“Uganda – the pearl of Africa. It’s called that because it’s a very unique country. The only country in Africa that has two rainy seasons!” Words of Henry, Robert’s fellow school teacher at Sacred Heart School, Kalungu. I’m currently sat in the staff room of said school taking in the sights of a Ugandan Catholic school. Not unlike St Thomas More, North Shields there is a chaplain’s office, a library, a chapel – they even have a tuck shop here! I have met all of the staff who work here, including sitting down in front of the Director of Studies who is also known as the “Dos”.. maybe things in Uganda aren’t so different to those in the UK at all.
In fact, walking through Masaka town yesterday I noticed a lot of recognisable things. Walking through a park I could easily have been touring Robert through Holyrood Park, or sitting in a café could quite easily have been somewhere down in Whitley Bay.
Even tuning into Uganda’s “favourite TV channel” NTV last night, we watched Uganda’s very own male version of Loose Women entitled simply “MEN.” It was something I wasn’t expecting to see!
There are a lot of differences here though, of course. I took my first ride on a Boda Boda yesterday… an experience I wasn’t too keen on before I mounted the motorbike, but one I will remember when we arrived at Rob’s apartment. There seems to be more motorbikes on the road than there are cars, and we told the driver to take it slow, especially on the bumpy roads! The weather has also been different – although not as hot as some would expect. It has been quite breezy here, and it rained very heavily overnight. But it has still definitely been an improvement on the British weather I left behind.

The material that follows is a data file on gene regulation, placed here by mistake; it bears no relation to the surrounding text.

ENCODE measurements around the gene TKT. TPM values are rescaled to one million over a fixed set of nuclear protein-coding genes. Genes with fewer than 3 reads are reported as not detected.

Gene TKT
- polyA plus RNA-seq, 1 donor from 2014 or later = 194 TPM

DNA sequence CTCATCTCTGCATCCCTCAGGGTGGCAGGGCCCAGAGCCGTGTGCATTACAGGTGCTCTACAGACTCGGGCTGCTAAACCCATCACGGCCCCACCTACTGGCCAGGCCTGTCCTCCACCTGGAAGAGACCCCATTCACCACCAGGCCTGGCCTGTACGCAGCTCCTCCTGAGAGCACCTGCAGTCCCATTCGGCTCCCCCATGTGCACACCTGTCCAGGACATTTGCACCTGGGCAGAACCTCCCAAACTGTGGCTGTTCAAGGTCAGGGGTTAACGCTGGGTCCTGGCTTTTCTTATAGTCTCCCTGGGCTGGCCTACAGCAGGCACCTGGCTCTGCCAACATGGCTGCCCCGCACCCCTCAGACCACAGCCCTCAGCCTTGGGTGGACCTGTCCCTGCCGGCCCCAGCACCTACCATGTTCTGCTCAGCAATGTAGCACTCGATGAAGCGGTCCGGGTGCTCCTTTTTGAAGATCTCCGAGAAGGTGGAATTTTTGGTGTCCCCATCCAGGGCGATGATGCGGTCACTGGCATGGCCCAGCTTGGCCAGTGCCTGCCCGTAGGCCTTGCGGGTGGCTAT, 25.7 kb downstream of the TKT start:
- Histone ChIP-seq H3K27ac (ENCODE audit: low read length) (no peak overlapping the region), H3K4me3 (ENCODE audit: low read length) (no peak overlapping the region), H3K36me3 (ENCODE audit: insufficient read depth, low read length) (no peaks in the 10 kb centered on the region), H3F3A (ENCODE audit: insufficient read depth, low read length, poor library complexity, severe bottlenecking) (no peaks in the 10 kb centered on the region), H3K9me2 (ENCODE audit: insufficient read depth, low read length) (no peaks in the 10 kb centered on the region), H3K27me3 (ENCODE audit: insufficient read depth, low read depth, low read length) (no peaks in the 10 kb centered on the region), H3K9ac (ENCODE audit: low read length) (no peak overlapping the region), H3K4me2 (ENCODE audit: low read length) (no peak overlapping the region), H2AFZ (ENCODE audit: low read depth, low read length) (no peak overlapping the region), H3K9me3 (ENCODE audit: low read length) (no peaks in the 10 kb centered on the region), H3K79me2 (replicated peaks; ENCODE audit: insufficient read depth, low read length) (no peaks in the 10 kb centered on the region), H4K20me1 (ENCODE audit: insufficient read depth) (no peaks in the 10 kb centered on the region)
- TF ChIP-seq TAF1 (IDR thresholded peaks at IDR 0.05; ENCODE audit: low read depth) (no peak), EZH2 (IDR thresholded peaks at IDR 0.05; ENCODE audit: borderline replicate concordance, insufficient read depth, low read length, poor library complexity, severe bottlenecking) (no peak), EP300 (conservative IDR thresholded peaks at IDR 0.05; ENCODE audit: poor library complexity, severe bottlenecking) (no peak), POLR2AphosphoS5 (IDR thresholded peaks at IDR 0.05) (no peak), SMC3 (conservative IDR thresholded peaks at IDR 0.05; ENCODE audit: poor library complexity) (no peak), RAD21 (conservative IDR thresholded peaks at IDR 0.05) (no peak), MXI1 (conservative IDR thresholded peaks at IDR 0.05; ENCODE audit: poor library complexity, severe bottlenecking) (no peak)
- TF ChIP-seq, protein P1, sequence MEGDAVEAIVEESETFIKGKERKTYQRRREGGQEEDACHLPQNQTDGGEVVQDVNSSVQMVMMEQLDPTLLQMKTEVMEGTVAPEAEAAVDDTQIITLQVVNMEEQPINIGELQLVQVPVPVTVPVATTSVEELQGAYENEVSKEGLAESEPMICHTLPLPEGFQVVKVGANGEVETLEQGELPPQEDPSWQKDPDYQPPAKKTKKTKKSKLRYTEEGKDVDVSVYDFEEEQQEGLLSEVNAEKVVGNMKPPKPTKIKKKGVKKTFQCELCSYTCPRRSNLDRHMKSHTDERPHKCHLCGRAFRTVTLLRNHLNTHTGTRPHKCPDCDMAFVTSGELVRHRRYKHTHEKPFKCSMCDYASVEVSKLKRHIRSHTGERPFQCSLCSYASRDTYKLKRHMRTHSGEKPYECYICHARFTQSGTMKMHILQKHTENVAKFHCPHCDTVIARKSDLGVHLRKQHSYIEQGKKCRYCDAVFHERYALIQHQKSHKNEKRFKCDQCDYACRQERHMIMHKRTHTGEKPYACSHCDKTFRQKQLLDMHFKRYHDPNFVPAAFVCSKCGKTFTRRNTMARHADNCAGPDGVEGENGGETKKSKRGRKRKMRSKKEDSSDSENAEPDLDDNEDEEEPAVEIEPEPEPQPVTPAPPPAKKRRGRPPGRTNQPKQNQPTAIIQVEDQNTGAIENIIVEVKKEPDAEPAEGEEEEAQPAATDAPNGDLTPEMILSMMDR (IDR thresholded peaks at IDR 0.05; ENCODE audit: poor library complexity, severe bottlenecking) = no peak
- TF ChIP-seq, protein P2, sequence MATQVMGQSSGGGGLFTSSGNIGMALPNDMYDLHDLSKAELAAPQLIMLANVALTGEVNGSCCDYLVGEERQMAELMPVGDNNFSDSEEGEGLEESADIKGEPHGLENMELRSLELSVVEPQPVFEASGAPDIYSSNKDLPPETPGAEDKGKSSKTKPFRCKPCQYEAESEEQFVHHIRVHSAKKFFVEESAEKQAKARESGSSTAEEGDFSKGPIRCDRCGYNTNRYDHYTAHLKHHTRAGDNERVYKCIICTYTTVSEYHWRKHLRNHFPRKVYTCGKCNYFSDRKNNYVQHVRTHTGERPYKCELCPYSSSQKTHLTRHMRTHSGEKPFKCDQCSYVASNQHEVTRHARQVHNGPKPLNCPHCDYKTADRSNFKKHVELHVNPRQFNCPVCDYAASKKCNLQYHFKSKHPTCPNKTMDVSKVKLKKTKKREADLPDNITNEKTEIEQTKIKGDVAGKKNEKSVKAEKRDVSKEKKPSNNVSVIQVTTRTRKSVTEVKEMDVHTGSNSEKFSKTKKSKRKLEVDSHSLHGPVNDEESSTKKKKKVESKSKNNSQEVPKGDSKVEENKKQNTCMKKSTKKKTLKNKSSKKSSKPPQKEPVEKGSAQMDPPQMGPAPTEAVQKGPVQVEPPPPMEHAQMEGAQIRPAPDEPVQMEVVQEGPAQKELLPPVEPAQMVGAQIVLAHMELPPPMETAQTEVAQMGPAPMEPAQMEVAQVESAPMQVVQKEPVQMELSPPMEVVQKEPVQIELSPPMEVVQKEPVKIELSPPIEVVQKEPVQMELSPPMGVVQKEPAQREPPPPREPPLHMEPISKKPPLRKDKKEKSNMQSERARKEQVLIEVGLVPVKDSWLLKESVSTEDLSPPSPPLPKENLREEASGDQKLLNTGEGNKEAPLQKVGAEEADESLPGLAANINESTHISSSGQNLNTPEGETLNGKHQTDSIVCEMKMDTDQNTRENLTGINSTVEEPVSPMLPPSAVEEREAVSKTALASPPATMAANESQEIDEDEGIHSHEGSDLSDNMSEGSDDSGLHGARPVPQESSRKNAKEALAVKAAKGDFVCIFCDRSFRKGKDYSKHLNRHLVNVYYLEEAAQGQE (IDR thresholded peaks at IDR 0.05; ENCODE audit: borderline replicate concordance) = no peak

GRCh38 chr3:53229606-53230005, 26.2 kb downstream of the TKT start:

For those of you reading who don’t know me from home, I am staying with a very good friend of mine who I lived with in my area back in 2010. We lived in community and shared our lives with ten other amazing people for a year (others were from elsewhere in Africa and Asia). And so I have found myself here staying in Robert’s flat – something which never thought would happen. He lives in a small, but comfortable place with a living area, bedroom and an outside shower just outside Masaka Town.
I have been warmly welcomed by every Ugandan I have met… and I have met a lot of people since I have been here. Robert is currently the Student President at Uganda Martyrs University, Nkozi and seems to know everybody in Masaka in some way. The student president role is different to one working at EUSA. Firstly, it’s a volunteer role and Rob has to fit in his duties and meetings in amongst his lectures (which all take place from 6pm-9pm during term time) as well as his job as a Chemistry teacher at the school I’m currently visiting. He is a busy man – currently signing off exam sheets for next week’s exams and assessments. He earlier showed me the GCSE Chemistry paper he has set, and I’m ashamed to say I couldn’t answer a single question!
I keep feeling so blessed to be experiencing everything that Robert experiences. All thanks to YMT, I am here living like a true Ugandan local – I have eaten rice, local fish and this morning I tried (without much success) Ugandan coffee. Robert knows all the short cuts, and places to point out. I visited a shopping centre which had no power (stopping to chat to more students) as well as slipping up side streets. Robert most definitely is a fountain of knowledge of his local area.
Friendship really knows no bounds – and I feel completely safe being here with Robert, Henry and meeting all of his friends.